The Byzantines played an important role in the early medieval world. Rather than peace with the Vandals and Ostrogoths, Justinian with a peaceful eastern frontier, set out on a major effort to restablish Roman control of the Mediterranean territory of the Western Empire. Justinian, an able administrator, was to seize much of what had been lost as well as Italy and other areas in the West that had never been a part of the Eastern Empire. Justinian's goal was to reconstruct the old Roman Empire before it was divided. The Eastern Empire at the time of Justinian still thought of themselves as Romans and spoke Latin, although it was a Latin of declininging linguistic purity. A major asset in Justinian's military campaigns was the most powerful navy at the time. Also important was his General Flavius Belisarius (500-65), although Justinian never trusted him or fully supported him. Justinian began his western campaign (533). Justinian dispatched Belisarius to regain the Western Empire's former province of Africa from the Vandals. The Vandals has seized it from the Eastern Empire (429) and established a capital at Carthage in modern Tunisia. Beisarious suceeded with a surprisingly small force. More difficult to overcome were the local Berber tribes and military mutineers which were not fully subdued for years (548). Italy at the time was controlled by the stronger Ostrogoths (Eastern Goths). It is at this moment an opportunity presents itself to Justinian. Not only does the Ostergoth leader, Theodoric the Great, die, but his nephew and heir Athalaric and his daughter Amalasuntha were murdered. Their murderer, Theodahad, seized the throne, although his crimes caused considerable disension within Ostergoth ranks. Justinian's Italian campaign began with a small Byzantine expedition under Belisarius seized Sicily (535). They encountered only minor resistance. He then crossed to the Italian mainland, sacking Naples and took Rome (536). Belisarius finally captured Ravenna (540). King Totila reunited the Ostergoths and they retook Rome (546). Justinian recalled Belisarius to confront the renewed Ostergoth challenge. The Italian situation changes when the Armenian eunuch, Narses, brough his Christian army of some 35,000 men to Italy (late-551). Narses was a Romanized Armenian serving in Justinian's court and became one of his important generals. He defeated Totila at the Battle of Busta Gallorum. His successor, Teia, was defeated at the Battle of Mons Lactarius (October 552). This left most of Italy in Justinin's hands. A few Gothic garrisons resisted for a time. And the Franks and Alamanni attempted to invade Italy, but the peninsula remained firmly in Justinian's hands. His armies were welcomed by the Catholic Italians, but fighting with the Ostrogoths continued at a low level for nearly 30 years until finally ending (563). Justinian's final western campaign occurred in the western Meditwerranean on the Iberian Peninsula. Athanagild, a noble from Visigothic Hispania, asked for Justinian's help in a rebellion against the king (549). Justinian sent a force commanded by Liberius, another competent military commander. As a result, the Byzantine Empire would hold on to a narrow area of the southeastern Iberian coastline (roughly what cme to be Granada) until the reign of the Emperor Heraclius (610-41).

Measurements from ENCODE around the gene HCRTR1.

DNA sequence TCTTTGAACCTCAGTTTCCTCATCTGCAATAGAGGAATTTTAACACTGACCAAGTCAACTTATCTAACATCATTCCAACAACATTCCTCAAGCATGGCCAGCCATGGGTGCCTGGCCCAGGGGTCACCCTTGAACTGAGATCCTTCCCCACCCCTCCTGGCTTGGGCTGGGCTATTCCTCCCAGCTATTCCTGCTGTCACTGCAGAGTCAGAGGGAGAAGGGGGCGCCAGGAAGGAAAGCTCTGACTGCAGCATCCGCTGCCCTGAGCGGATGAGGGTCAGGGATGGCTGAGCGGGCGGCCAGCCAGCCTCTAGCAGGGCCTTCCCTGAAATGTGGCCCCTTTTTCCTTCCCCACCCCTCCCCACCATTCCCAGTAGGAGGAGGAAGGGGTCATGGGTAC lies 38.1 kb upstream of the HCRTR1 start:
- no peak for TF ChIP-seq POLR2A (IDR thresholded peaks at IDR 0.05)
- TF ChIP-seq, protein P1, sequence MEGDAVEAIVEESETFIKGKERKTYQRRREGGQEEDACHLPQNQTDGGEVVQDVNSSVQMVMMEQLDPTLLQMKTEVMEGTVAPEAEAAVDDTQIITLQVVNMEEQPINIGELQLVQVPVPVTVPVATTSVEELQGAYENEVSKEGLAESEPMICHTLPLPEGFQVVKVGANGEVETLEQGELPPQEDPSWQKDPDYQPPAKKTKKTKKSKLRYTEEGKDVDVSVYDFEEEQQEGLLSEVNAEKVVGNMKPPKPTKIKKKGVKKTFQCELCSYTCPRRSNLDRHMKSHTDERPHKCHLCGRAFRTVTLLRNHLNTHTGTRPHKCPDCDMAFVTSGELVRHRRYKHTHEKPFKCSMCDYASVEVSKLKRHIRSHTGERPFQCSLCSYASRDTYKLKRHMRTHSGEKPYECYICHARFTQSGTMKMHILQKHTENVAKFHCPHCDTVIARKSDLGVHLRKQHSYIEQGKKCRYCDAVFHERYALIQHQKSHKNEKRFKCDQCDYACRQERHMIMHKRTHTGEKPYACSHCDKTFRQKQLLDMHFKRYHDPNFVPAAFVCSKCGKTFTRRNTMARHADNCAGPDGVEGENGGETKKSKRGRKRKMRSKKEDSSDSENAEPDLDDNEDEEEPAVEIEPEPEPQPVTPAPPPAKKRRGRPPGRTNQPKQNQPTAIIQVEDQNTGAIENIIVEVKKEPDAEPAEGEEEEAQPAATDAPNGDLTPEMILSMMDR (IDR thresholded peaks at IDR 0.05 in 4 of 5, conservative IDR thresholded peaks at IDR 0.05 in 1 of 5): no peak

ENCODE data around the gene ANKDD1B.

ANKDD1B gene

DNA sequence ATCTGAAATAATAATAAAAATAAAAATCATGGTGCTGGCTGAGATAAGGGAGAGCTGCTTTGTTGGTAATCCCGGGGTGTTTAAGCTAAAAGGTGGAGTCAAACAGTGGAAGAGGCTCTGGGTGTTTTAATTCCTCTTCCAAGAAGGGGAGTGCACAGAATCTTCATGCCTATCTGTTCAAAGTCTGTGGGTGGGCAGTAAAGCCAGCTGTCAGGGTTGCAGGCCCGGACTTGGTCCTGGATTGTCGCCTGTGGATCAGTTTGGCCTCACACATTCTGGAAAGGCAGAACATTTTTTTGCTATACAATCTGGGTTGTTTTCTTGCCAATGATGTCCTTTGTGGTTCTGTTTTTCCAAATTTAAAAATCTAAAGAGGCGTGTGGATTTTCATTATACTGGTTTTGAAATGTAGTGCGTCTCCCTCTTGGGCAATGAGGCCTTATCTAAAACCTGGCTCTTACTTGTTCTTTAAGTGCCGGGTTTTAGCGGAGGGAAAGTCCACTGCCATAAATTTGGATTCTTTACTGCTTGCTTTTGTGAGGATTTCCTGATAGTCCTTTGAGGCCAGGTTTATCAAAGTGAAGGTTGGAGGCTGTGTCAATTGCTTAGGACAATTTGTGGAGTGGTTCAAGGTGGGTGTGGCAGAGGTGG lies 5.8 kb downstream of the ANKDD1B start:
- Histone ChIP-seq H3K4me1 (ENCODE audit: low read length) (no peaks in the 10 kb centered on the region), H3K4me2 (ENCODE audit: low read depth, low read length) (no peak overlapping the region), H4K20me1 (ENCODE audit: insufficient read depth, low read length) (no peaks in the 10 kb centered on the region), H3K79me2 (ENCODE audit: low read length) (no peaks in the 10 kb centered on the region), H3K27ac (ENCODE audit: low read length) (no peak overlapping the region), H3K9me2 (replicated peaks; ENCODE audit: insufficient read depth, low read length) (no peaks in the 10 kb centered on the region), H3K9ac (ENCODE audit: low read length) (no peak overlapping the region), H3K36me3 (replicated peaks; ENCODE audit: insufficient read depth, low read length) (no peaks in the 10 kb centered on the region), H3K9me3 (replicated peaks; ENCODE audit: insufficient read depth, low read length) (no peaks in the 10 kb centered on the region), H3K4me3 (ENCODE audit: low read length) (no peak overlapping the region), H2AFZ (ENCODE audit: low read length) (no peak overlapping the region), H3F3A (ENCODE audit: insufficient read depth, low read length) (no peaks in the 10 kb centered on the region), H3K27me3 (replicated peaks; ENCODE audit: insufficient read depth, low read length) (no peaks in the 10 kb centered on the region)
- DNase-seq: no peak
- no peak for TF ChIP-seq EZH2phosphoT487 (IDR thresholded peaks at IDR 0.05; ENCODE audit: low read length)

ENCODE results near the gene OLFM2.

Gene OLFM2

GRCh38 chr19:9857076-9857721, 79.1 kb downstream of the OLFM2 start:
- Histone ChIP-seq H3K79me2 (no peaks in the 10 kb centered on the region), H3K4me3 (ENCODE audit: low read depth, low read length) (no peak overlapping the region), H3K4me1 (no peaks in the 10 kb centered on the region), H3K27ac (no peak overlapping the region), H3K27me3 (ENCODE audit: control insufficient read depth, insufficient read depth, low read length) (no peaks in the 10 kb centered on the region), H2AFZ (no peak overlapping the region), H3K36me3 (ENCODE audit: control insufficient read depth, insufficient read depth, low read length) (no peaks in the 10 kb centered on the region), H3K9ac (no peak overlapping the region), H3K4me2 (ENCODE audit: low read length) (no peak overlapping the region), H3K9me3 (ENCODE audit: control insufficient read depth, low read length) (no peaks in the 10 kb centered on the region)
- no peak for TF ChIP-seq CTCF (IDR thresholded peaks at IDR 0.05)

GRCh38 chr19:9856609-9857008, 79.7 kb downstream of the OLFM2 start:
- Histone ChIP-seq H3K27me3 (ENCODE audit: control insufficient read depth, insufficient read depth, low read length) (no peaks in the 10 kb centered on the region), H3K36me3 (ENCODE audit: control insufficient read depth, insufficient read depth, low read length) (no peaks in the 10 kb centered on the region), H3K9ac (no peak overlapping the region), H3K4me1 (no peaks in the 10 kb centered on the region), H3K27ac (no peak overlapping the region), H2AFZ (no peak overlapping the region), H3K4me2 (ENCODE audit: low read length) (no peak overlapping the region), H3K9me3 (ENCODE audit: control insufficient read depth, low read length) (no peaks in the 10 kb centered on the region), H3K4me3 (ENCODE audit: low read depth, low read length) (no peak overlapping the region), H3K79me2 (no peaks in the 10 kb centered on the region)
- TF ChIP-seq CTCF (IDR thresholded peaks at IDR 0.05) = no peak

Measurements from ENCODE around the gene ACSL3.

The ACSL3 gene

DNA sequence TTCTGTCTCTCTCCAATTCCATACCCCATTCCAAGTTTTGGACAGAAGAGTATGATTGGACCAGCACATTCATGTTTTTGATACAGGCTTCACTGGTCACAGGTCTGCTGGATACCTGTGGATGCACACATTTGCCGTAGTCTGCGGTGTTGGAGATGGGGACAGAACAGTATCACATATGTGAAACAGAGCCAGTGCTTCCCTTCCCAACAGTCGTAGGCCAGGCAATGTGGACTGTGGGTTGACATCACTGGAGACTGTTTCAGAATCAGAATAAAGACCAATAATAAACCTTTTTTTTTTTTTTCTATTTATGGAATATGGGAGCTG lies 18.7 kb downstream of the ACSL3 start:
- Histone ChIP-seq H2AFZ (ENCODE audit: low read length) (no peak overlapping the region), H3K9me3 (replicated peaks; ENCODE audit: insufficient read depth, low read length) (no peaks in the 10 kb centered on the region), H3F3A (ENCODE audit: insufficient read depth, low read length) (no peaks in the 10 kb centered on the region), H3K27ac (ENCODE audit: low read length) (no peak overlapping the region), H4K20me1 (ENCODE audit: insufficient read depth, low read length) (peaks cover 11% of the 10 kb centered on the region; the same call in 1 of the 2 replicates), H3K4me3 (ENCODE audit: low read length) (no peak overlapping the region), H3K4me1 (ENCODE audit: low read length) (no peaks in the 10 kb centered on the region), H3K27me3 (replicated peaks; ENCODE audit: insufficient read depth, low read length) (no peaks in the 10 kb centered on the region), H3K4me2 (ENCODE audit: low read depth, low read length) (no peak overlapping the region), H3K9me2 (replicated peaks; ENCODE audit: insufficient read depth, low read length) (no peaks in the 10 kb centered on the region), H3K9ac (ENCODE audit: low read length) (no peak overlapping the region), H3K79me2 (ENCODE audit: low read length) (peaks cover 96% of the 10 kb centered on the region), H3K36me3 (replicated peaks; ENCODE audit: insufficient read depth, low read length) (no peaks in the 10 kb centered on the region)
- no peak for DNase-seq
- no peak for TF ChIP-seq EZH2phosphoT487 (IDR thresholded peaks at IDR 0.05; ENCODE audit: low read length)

Persia